Final days are always difficult for organisers and competitors alike but the final day of the Finn World Masters in La Rochelle was made more difficult by the strong winds and early rain showers that swept through the area.
The day began with the first final colour grouping races for all but the top 10. A much reduced fleet headed out into a solid 15-16 knot very cold breeze and were met by an approaching rainstorm. This ultimately led to a short postponement as the wind killed the wind and the sailors were left slopping around and shivering. However it soon came back but at a reduced strength and one very shifty race was held for Yellow and Blue fleets.
Yellow fleet's start featured a large left hand shift just minutes before the gun with those at the pin almost laying the top mark on port tack. The wind was back up to 10-12 knots so it was fantastic sailing conditions with nice long waves downwind. The leading group of Ray Hall (NZL), Jan Eckert (SUI), Dirk Meid (GER), Piet Eckert (SUI) and Jurgen Eiermann (GER) had a full on battle around the course, eventually finishing in that order.
In the Blue fleet Karl Purdie (NZL) made it a Kiwi double by winning his second race of the series, leading from start to finish, from Uli Breuer (GER) and Franceso Faggiani (ITA). Both Purdie and Breuer paid a heavy price for failing to immediately retire from races on a second yellow flag penalty earlier in the week and both would otherwise have made the medal race. Purdie's scoreline of 4, 2, DNE, 1, 31, 1 is perhaps a warning that he will be a force for the future (though perhaps after reading the rules again).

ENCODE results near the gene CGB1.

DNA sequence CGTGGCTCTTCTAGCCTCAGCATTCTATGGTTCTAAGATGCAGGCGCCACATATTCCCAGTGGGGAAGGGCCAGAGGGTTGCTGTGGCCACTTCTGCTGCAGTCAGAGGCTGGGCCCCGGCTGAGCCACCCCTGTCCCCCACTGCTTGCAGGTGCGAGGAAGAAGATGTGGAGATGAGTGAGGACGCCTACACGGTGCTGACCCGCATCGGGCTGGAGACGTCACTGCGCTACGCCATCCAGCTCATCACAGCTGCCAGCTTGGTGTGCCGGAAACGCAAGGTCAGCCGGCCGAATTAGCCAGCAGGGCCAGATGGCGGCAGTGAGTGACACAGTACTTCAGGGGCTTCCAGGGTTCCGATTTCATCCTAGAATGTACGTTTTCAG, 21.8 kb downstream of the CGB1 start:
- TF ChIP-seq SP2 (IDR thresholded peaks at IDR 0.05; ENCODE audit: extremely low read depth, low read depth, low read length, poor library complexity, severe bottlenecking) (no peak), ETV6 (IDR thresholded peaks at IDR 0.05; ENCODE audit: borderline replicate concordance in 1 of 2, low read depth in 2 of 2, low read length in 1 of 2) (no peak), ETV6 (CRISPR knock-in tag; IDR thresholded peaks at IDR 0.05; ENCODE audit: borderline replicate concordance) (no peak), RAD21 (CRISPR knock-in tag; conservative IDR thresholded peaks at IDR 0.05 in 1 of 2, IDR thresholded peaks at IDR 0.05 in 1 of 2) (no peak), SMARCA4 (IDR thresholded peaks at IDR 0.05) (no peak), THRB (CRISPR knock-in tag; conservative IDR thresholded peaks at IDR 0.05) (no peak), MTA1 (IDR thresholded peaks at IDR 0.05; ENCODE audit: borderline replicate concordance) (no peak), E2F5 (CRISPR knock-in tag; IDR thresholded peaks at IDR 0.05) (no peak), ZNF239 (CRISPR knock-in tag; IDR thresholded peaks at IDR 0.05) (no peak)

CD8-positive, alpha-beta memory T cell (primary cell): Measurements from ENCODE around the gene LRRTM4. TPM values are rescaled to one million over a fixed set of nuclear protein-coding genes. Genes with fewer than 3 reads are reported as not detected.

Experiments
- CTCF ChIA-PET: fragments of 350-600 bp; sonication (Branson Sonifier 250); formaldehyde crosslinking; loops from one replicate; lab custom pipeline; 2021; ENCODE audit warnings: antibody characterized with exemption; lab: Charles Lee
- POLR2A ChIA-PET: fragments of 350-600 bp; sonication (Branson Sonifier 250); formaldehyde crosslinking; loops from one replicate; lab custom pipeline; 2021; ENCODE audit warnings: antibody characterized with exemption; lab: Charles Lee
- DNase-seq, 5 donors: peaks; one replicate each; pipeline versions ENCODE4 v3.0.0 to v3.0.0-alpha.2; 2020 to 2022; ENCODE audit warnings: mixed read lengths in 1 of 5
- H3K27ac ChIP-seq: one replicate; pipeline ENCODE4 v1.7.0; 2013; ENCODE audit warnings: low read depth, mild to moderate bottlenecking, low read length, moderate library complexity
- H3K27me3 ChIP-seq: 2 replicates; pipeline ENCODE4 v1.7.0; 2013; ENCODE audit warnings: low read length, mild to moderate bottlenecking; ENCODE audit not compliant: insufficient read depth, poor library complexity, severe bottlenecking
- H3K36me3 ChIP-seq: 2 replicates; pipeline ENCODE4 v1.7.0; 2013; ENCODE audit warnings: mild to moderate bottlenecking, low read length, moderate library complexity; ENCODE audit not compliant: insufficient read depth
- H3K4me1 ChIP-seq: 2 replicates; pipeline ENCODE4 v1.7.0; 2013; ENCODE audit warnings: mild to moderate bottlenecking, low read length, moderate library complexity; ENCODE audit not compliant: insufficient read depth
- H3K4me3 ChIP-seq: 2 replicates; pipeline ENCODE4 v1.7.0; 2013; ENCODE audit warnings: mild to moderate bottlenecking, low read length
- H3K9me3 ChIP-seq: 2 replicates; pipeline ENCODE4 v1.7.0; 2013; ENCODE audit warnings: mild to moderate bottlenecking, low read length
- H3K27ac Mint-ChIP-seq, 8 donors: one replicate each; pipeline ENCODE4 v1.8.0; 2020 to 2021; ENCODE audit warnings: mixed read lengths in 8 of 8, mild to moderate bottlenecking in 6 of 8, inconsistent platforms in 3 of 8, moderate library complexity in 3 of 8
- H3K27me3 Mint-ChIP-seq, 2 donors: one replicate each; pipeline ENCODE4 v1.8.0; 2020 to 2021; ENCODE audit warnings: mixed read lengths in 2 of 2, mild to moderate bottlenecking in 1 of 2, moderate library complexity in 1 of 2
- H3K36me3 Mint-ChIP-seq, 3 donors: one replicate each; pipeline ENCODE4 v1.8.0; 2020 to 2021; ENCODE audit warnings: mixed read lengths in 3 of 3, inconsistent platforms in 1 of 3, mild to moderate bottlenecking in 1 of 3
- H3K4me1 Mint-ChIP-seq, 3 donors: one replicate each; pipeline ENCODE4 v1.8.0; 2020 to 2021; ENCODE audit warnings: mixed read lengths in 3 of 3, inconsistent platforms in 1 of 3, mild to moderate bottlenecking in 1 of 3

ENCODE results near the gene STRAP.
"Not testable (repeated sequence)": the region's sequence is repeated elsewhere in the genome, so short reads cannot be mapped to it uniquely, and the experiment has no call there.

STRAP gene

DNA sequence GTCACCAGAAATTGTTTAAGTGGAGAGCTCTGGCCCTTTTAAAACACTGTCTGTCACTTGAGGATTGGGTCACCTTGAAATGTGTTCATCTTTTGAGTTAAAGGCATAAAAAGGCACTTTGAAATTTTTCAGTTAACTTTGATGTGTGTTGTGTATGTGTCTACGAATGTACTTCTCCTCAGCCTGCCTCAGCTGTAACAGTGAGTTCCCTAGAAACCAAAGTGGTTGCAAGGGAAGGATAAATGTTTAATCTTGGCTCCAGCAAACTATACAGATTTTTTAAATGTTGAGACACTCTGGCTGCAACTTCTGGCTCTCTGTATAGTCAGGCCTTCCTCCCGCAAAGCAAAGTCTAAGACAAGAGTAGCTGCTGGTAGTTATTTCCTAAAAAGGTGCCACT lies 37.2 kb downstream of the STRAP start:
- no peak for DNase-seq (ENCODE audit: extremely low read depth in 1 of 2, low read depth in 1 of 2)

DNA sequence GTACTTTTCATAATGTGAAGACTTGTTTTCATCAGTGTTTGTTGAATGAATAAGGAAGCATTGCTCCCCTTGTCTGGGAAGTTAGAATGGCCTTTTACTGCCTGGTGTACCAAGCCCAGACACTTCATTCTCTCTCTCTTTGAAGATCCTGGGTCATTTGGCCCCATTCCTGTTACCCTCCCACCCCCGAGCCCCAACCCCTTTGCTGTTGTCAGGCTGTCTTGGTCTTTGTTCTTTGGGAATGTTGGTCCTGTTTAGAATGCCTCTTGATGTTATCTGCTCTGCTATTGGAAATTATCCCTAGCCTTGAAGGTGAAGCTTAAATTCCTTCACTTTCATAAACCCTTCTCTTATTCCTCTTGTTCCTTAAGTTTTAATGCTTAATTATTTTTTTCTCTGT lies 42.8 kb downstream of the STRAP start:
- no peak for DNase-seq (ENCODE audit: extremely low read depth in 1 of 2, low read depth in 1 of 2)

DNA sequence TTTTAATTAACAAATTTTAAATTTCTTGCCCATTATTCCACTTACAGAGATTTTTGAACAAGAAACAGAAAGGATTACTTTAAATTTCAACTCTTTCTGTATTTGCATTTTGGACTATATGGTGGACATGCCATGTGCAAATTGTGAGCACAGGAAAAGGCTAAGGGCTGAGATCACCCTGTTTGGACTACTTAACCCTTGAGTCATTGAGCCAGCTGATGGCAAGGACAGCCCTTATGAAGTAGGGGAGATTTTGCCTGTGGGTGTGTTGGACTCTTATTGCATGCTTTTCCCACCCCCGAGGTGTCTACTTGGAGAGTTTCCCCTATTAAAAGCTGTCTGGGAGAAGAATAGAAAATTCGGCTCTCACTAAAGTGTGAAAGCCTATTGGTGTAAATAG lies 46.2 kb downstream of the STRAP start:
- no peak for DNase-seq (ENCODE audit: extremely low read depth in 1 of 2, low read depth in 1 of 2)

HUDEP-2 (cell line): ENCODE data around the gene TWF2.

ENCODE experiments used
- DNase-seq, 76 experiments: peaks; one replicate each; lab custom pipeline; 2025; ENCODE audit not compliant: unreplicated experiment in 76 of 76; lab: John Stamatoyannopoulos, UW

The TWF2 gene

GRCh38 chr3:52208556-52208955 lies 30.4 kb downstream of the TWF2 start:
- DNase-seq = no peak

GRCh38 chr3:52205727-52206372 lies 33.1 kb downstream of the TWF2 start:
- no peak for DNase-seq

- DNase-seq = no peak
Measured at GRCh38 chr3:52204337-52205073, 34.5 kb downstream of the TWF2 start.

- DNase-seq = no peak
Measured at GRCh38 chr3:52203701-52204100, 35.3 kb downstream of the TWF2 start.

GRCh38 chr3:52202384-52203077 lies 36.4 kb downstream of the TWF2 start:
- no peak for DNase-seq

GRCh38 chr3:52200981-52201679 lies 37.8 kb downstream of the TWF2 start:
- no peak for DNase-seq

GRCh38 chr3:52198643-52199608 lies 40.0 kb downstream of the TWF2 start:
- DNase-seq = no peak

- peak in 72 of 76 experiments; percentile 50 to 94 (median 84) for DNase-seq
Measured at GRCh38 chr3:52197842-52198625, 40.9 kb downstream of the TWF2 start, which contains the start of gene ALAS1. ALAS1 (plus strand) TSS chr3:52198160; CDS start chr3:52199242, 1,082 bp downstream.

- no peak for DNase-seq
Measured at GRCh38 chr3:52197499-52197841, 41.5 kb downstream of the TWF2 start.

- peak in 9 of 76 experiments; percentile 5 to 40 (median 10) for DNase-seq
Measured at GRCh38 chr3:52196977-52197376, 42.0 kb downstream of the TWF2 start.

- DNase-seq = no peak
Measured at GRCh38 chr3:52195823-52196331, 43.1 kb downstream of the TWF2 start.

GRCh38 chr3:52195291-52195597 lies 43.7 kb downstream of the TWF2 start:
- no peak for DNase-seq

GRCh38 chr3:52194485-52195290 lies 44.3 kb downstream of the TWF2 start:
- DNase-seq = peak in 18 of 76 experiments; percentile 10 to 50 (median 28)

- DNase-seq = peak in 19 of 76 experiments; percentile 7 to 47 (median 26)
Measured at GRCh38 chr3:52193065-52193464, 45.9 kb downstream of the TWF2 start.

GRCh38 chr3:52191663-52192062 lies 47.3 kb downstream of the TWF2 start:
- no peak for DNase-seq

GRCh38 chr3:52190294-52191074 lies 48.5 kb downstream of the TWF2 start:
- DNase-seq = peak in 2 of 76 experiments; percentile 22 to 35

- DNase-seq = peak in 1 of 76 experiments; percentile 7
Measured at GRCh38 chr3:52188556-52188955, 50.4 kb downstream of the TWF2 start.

While the group races were rescheduled for the earlier start time of 10.30 to avoid the strongest of the forecast wind, the medal race was strangely rescheduled for later in the day so that it could be held in the river off the club when the tide had risen sufficiently to lay a course. This was so it could be watched by spectators. It was a gamble as the wind was forecast to rise all day and the Masters has a wind speed limit of 20 knots.
But the medal race got away at 15.30 after one general recall in well in excess of 20 knots. Sailed in the narrow channel just off the marina it was a gusty, shifty race that generally favoured the right side under the town. Regatta leader Michael Maier escaped from a poor start on the first attempt but made the best of the second start to lead round the entire race. Karel van Hellemond (NED) was flagged out of the start for infringing another boat's water and started last. However he was back in contention at the top mark and moved into a comfortable second place on the second upwind. Third place in the race finally went to Andre Budzien (GER) after a close battle with the chasing pack.
This all meant no overall change in the leading three boats with Maier taking a well deserved and record equalling fifth World Masters title after undoubtedly the toughest of all his five Masters titles. Budzien, the three times champion, took the silver while newcomer Erik Lidecis (USA) took the bronze after not really figuring in the medal race.
This year has featured the largest ever entry at a Finn World Masters, with more and more sailors both qualifying by getting older and being attracted to the fleet by the level of competition. Next year the Finn World Masters heads to Sopot in Poland.
Grand Masters:Andre Budzien (GER), Thomas Schmidt (GER), Michael Staal (DEN)
Full results after day 5: http://www.srr-sailing.com/finn-world-master
Follow the racing online at the club website at:http://www.srr-sailing.com/finn-world-master/ as well as on www.finnclass.org and http://www.facebook.com/pages/Finn-Class/110408332633